In October, we held a cycle of workshops to train and promote volunteer engagement. We carry out basic training in electronics to attract potential interested parties in free technologies, and then we carry out the technical presentation of the mother of water and equipment operation. Collectively we were able to anticipate challenges that would be imposed in the installation process. We also offer a citizen journalism workshop to sensitize participants to the importance of using journalistic methods to produce and distribute content.

Continuing with this third mission, we carried out the implementation of monitoring equipment at 18 points, in the cities of Santarém, Belterra and Mojuí dos Campos. As part of the knowledge appropriation process, the installation was carried out by the communities themselves under the guidance of the InfoAmazonia Network team. On this journey, we produced a video to spread the initiative.

Members of the community of São Domingos at the installation of a Mãe d'Água

After installing the equipment in the water reservoirs in the Santarém region, we started to monitor the data collected by the sensors through the project website. Clearly, the data collected remotely was not compatible with the analyzes performed in the laboratory, which indicated that more time dedicated to bench and field tests is needed in order to increase the reliability of the collected data, so that the equipment can be produced. on a large scale.

During the entire InfoAmazonia Network period, we participated in several events, presenting the project and learning from similar initiatives. Among them are the 1st Meeting of the International Network for Participatory Monitoring and Management and the International Seminar on Participatory Monitoring for the Management of Biodiversity and Renewable Natural Resources (SINPAR 2014), in Manaus; O VI Latin American Meeting on Community Water Management in Olmue, Chile; it's the barnraising, organized by the Public Lab in New Orleans, USA. In the latter, during a roundtable on water quality monitoring equipment, there was a consensus that Mãe d'Água is the most complete equipment open source to perform this function.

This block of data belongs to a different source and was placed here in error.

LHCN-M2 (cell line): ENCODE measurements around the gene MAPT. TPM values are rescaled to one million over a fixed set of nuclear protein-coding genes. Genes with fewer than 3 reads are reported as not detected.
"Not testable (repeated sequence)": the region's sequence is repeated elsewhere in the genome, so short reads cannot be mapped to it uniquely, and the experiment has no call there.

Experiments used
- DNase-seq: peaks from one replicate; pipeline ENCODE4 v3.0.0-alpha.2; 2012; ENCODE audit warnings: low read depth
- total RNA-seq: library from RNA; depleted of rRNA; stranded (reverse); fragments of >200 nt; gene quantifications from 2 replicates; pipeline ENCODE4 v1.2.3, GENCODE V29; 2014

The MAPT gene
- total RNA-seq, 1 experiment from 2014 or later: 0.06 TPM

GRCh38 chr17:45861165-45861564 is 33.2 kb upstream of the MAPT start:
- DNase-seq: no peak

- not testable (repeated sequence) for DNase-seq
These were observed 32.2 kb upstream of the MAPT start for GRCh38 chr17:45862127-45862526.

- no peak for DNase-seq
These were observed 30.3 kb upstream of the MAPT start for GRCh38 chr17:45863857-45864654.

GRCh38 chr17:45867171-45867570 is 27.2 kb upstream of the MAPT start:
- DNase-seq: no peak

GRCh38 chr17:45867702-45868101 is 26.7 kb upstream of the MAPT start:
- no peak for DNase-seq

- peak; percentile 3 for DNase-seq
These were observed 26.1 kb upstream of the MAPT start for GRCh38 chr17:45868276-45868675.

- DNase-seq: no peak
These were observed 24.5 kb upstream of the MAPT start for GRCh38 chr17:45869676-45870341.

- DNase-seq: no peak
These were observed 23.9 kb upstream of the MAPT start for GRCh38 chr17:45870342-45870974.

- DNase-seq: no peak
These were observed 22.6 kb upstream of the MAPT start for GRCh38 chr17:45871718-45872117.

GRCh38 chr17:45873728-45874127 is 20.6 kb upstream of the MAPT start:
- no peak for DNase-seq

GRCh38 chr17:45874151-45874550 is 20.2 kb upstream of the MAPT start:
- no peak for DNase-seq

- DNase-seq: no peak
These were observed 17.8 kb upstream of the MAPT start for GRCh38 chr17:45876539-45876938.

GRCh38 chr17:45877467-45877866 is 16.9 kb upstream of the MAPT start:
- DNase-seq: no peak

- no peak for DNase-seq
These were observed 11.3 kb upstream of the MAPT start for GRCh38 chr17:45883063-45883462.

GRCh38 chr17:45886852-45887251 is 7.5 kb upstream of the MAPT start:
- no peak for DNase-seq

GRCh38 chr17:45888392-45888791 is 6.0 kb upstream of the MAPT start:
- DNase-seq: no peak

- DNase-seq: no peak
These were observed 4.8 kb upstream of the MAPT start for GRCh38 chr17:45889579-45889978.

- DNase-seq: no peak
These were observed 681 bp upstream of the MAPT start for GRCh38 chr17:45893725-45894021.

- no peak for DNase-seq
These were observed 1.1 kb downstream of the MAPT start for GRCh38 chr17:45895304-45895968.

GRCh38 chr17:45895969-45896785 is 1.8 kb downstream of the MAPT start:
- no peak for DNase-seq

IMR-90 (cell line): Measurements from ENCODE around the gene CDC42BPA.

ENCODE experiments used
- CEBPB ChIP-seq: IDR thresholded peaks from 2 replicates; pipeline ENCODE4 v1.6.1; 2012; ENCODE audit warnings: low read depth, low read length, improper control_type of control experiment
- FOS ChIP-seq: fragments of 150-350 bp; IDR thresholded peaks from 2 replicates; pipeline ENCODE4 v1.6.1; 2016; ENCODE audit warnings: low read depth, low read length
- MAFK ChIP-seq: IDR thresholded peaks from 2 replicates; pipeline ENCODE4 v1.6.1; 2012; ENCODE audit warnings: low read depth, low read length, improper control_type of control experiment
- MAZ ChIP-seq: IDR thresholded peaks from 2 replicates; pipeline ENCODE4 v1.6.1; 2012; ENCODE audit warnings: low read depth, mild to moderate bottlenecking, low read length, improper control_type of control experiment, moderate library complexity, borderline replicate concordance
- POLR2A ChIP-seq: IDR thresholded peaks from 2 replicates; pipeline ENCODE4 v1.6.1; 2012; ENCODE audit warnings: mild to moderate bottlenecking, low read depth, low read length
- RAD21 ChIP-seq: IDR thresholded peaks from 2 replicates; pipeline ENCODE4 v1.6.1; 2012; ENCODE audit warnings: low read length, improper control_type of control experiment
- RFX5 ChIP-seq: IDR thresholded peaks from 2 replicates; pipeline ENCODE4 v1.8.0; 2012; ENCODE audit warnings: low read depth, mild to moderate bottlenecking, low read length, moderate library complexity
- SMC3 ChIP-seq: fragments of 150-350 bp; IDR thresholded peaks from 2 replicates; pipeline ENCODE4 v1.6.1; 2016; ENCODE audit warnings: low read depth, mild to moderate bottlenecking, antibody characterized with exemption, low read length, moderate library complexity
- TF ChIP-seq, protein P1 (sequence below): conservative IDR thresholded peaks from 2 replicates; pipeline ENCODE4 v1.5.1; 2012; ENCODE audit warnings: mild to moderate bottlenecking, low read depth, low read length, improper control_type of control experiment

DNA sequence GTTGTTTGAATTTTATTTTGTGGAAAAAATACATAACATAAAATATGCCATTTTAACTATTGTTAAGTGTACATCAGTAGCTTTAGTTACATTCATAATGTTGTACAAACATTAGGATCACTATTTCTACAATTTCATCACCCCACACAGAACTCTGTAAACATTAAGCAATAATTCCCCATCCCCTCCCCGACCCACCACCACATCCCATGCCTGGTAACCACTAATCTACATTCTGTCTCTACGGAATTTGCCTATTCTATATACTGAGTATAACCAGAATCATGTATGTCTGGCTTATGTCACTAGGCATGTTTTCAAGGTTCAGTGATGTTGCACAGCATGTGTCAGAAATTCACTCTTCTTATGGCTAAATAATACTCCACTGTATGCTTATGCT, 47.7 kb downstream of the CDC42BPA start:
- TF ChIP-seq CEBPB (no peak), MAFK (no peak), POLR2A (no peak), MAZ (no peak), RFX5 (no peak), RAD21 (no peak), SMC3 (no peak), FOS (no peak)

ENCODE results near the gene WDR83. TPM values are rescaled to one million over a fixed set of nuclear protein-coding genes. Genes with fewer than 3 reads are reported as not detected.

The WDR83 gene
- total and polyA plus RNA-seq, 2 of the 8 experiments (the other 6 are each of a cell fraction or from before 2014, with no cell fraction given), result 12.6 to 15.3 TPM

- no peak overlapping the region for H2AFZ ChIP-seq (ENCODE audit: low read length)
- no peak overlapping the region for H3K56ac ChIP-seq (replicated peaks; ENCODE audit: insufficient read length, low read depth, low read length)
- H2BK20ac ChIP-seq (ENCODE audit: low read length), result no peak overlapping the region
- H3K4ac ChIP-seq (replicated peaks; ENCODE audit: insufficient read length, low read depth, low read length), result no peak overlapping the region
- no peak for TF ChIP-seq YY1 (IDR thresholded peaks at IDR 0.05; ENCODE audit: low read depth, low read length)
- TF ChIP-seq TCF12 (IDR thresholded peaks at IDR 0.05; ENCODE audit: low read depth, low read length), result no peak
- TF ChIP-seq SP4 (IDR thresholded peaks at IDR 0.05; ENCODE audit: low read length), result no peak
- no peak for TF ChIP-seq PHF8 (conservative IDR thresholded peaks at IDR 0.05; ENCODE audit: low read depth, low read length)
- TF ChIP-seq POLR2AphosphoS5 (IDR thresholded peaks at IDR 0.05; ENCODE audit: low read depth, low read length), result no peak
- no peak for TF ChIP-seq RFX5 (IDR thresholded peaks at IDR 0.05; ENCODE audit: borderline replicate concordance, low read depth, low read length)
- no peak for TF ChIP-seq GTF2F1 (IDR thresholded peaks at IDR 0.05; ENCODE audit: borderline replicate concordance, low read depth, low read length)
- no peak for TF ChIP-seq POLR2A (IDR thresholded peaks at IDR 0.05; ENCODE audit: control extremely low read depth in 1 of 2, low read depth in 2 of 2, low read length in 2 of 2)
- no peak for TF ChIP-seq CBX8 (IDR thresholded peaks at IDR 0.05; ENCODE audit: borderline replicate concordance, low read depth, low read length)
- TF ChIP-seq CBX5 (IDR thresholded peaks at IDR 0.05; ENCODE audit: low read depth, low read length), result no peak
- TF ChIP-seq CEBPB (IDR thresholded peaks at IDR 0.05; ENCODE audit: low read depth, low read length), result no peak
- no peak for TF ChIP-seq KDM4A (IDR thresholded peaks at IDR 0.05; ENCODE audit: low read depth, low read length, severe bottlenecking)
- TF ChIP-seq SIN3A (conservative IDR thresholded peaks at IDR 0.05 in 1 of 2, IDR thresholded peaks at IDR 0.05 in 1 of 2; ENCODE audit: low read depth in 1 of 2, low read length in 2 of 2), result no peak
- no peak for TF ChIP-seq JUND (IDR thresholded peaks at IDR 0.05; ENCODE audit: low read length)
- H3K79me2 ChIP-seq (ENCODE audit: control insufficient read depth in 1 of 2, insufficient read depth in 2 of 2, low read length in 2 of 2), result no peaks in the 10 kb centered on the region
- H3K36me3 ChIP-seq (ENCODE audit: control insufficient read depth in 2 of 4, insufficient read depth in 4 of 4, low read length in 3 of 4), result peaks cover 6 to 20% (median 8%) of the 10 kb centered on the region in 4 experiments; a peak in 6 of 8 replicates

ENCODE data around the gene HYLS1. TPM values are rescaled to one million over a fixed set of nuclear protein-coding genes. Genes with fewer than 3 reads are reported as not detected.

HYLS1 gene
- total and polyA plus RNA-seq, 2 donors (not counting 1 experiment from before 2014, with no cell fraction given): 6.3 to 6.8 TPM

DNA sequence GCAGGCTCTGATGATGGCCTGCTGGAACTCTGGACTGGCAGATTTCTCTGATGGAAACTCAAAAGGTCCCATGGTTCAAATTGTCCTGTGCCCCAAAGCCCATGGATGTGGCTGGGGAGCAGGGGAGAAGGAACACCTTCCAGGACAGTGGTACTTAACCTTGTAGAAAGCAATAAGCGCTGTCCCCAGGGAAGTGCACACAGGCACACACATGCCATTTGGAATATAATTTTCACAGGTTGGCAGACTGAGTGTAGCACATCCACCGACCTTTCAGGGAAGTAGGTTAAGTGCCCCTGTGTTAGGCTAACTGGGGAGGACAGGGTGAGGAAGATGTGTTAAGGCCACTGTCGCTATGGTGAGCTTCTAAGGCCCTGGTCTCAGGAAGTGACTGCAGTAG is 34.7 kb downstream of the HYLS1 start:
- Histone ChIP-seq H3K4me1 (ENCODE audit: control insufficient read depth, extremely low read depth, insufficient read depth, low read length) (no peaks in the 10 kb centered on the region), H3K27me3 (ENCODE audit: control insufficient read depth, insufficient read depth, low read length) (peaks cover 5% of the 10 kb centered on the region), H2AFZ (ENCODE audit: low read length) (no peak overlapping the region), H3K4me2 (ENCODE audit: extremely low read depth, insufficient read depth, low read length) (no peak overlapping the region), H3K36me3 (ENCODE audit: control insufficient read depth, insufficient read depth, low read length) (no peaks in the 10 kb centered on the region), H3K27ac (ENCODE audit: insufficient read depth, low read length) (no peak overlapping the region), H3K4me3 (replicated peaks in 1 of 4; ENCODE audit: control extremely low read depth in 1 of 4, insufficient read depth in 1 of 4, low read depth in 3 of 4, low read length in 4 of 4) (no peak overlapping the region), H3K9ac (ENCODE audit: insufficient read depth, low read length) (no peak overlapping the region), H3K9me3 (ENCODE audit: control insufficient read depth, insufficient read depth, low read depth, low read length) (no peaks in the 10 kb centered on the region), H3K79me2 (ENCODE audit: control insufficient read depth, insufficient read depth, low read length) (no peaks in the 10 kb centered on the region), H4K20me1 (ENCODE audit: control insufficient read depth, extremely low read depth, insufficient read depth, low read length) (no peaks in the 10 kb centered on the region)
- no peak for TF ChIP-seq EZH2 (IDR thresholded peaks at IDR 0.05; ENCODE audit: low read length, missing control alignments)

The final period of the project supported by Google was dedicated to ensuring the use of the legacy of the InfoAmazonia Network. We signed a partnership with institutes of Water Science and Technology (ICTA) and Engineering and Geosciences (IEG) of UFOPA, focusing on the transmission of knowledge and monitoring equipment so that the technology is incorporated into its research projects.

The ease of exchanging and making information available also attracted researchers from the Federal Institute of Pará (IFPA), from Indonesia Speleological Society, and other institutions interested in exploring Mãe d'Água. Enthusiasts from all over the world are using and expanding the knowledge and technology produced in these two years.

Once the reliability of the data collected by the equipment is high enough, it can be produced at scale to serve communities around the world, especially those that use alternative sources of water supply.

We believe that our contribution in this period was to demonstrate the possibilities of using free hardware and citizen science to cover information gaps on socio-environmental issues. Our main perception for starting the project – that the inhabitants of Amazonian cities suffer from a problem that is currently invisible – still serves as a motivation to move forward.

If you want to know more details about the InfoAmazonia Network and its equipment, access the online platform of data collection and visualization. If you want to stay informed about the project and follow related news, join the Facebook group.

If you are interested in replicating the system we developed, access the links below: